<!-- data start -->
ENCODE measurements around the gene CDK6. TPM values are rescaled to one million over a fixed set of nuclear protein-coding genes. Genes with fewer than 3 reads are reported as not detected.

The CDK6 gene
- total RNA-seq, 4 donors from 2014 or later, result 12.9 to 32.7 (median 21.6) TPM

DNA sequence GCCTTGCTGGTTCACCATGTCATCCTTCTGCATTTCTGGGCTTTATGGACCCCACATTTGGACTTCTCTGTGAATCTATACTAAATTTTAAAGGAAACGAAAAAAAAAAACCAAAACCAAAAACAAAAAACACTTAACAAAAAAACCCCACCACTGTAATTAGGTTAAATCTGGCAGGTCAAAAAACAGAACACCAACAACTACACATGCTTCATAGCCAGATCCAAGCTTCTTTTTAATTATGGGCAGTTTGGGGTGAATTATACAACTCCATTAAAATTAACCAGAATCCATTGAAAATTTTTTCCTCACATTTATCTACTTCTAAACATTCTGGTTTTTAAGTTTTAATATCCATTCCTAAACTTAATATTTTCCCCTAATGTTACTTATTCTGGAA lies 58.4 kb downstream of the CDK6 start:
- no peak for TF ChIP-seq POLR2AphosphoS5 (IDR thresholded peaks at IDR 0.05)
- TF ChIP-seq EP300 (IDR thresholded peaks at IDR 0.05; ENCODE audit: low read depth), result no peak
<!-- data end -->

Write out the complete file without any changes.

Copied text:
ENCODE measurements around the gene CDK6. TPM values are rescaled to one million over a fixed set of nuclear protein-coding genes. Genes with fewer than 3 reads are reported as not detected.

The CDK6 gene
- total RNA-seq, 4 donors from 2014 or later, result 12.9 to 32.7 (median 21.6) TPM

DNA sequence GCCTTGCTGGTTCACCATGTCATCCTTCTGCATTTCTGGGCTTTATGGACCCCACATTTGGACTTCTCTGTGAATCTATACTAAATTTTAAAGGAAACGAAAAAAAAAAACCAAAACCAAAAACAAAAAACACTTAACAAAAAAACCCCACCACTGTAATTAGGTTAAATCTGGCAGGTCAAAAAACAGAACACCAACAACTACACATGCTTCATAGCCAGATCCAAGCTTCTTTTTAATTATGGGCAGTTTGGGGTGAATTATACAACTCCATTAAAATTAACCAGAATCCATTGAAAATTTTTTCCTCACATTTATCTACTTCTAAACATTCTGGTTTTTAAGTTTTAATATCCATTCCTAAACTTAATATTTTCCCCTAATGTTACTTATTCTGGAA lies 58.4 kb downstream of the CDK6 start:
- no peak for TF ChIP-seq POLR2AphosphoS5 (IDR thresholded peaks at IDR 0.05)
- TF ChIP-seq EP300 (IDR thresholded peaks at IDR 0.05; ENCODE audit: low read depth), result no peak